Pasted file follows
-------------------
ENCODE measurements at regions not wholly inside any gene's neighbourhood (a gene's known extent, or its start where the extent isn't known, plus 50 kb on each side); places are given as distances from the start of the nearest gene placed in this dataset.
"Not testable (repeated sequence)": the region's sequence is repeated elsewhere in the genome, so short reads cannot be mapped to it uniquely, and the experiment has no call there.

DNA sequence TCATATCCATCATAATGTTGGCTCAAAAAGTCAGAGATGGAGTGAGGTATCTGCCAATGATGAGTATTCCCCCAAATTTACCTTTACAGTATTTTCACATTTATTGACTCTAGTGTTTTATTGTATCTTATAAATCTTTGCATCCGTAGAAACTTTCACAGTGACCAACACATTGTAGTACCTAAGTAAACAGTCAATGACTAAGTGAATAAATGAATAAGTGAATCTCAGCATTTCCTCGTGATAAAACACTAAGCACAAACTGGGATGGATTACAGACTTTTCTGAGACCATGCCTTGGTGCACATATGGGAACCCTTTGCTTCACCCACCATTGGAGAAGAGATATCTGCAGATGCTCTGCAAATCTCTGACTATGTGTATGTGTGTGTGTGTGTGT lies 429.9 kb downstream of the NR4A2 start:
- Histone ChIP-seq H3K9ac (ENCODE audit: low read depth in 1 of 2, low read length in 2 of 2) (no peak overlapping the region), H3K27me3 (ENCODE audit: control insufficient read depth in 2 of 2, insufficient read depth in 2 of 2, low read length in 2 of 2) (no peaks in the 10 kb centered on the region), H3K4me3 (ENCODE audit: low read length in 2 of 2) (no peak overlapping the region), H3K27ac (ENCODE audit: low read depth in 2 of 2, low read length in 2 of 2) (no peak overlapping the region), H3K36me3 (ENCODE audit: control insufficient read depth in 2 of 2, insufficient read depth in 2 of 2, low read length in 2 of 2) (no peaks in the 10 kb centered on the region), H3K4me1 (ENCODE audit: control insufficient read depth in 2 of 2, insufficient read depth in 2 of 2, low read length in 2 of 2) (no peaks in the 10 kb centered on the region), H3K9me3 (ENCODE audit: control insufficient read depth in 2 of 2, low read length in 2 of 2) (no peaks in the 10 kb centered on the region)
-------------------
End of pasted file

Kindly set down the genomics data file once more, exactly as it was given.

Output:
ENCODE measurements at regions not wholly inside any gene's neighbourhood (a gene's known extent, or its start where the extent isn't known, plus 50 kb on each side); places are given as distances from the start of the nearest gene placed in this dataset.
"Not testable (repeated sequence)": the region's sequence is repeated elsewhere in the genome, so short reads cannot be mapped to it uniquely, and the experiment has no call there.

DNA sequence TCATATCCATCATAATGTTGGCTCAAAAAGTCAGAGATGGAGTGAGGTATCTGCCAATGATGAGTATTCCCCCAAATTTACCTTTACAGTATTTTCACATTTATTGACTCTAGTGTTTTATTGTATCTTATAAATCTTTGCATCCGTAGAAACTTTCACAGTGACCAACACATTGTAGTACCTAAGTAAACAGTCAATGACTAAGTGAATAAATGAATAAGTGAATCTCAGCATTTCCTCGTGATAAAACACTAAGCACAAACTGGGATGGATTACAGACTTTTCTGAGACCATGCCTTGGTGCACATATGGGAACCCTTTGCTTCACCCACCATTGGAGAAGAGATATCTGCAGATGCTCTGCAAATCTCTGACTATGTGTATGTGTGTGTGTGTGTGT lies 429.9 kb downstream of the NR4A2 start:
- Histone ChIP-seq H3K9ac (ENCODE audit: low read depth in 1 of 2, low read length in 2 of 2) (no peak overlapping the region), H3K27me3 (ENCODE audit: control insufficient read depth in 2 of 2, insufficient read depth in 2 of 2, low read length in 2 of 2) (no peaks in the 10 kb centered on the region), H3K4me3 (ENCODE audit: low read length in 2 of 2) (no peak overlapping the region), H3K27ac (ENCODE audit: low read depth in 2 of 2, low read length in 2 of 2) (no peak overlapping the region), H3K36me3 (ENCODE audit: control insufficient read depth in 2 of 2, insufficient read depth in 2 of 2, low read length in 2 of 2) (no peaks in the 10 kb centered on the region), H3K4me1 (ENCODE audit: control insufficient read depth in 2 of 2, insufficient read depth in 2 of 2, low read length in 2 of 2) (no peaks in the 10 kb centered on the region), H3K9me3 (ENCODE audit: control insufficient read depth in 2 of 2, low read length in 2 of 2) (no peaks in the 10 kb centered on the region)